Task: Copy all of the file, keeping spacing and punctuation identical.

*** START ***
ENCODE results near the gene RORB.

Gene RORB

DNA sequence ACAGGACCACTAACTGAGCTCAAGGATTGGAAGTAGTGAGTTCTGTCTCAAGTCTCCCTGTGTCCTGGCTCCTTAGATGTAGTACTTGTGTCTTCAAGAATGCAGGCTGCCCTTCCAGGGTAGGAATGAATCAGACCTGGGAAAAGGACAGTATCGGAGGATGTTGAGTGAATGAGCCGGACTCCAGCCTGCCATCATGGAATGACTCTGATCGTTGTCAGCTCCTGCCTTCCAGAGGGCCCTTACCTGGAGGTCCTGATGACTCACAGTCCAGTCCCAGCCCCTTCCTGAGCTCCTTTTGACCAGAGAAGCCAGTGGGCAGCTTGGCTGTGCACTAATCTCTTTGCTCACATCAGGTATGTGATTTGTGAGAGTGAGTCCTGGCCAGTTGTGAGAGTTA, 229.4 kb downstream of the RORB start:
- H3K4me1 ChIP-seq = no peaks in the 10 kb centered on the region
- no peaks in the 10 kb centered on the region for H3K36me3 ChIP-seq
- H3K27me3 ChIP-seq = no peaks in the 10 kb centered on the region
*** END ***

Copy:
ENCODE results near the gene RORB.

Gene RORB

DNA sequence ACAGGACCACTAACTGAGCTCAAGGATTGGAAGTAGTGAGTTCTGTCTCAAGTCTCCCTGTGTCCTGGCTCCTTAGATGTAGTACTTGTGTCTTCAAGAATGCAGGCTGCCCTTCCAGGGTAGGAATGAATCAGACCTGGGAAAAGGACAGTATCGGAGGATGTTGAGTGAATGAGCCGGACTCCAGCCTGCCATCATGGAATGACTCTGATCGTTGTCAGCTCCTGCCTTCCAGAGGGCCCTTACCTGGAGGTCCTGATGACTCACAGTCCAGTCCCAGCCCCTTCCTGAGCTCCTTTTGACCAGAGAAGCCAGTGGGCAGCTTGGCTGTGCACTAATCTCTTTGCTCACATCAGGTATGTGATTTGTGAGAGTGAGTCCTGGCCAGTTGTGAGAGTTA, 229.4 kb downstream of the RORB start:
- H3K4me1 ChIP-seq = no peaks in the 10 kb centered on the region
- no peaks in the 10 kb centered on the region for H3K36me3 ChIP-seq
- H3K27me3 ChIP-seq = no peaks in the 10 kb centered on the region